Wednesday Nov 04 2009
Sixth graders embark on overnight trip
By: Amanda Calzada, Placer Herald Correspondent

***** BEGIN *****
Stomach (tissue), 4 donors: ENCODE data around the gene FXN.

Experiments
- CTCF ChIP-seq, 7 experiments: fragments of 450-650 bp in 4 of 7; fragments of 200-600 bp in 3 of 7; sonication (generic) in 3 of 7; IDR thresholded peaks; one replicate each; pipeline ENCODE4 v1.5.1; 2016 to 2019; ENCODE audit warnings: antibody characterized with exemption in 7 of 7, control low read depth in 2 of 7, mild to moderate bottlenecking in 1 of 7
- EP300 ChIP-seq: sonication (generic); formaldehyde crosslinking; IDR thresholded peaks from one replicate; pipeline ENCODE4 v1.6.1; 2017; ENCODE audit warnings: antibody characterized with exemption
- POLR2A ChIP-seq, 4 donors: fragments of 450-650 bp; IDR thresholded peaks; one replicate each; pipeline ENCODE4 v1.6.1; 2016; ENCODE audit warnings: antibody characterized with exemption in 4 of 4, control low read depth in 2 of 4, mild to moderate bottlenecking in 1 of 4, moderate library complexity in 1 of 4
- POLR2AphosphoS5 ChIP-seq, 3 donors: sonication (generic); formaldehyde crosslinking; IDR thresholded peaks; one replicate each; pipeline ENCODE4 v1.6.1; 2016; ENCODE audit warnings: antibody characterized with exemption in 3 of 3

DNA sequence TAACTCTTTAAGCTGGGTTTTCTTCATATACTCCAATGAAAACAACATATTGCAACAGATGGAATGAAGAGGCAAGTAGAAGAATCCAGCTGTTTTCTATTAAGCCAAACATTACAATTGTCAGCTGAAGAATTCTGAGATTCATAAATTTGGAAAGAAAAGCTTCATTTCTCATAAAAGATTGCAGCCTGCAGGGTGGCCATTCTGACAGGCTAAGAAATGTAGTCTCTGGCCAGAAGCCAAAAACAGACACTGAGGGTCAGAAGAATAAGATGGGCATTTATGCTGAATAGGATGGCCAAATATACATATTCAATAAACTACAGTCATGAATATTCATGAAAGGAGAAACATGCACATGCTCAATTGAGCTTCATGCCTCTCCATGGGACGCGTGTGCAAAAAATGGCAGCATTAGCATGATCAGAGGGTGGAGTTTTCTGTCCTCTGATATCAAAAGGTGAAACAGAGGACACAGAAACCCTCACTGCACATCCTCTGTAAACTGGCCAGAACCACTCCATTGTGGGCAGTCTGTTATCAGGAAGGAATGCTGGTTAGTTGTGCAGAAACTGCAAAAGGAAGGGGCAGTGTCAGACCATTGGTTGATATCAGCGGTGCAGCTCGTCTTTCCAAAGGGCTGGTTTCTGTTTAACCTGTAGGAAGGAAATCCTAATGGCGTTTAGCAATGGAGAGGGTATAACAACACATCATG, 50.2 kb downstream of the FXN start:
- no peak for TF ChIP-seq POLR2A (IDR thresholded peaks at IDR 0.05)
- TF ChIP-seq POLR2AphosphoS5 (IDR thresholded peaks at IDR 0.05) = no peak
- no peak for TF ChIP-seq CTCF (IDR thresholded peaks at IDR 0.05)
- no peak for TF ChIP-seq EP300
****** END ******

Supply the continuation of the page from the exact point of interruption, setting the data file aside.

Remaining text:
There certainly is a benefit for having reached sixth grade at Breen Elementary School. For these lucky students, they recently embarked on their first school-related overnight trip. The sixth-graders are at Sly Park Environmental Education Center, a residential outdoor school that stands in the Eldorado National Forest. Breen, along with Rocklin Academy and a school from Elk Grove, will head to Sly Park Nov. 2-6 under the supervision of teachers and parent chaperones. Responsible high school students seeking community service hours and an adventure also accompanied the students for the week. Most of the students anticipated the novelties like rock-climbing, identifying trees and taking night hikes along with astronomical activities. “I’ve always wanted to stargaze, but I’ve never looked through a telescope at night,” said sixth-grader Payton Pitzer. The curriculum offers students a spectrum of science. Outside of astronomy, campers are educated about biology, geology and energy. Students will analyze the effects of human influence on the environment. Other enrichments of the program include hiking to exercise and wilderness survival skills. Students are challenged to engineer and construct their own shelter before ending the day with skits and music. “Students, visiting staff and chaperones are rewarded with the knowledge they gain as they ‘do’ science with our full-time, certificated teaching staff. Throughout their stay, students also learn cooperation, problem solving and team building,” said Phil Romig, Sly Park principal. While it’s a new experience for the sixth-graders, planning the annual trip has become “second nature” for teacher Wendy Raemaker of Breen Elementary. Although it is her 12th year teaching in the Rocklin Unified School District, she has eight years of teaching in the Sacramento region where she also orchestrated the Sly Park trips for more than 10 years now. Her experience allows her to notice how the program has changed over its 30 years of existence. “They have definitely done a good job of incorporating the California teaching standards into the activities,” she said. Originally Sly Park targeted science in its activities, but now the park focuses on additional academic concepts, too, like language arts and math.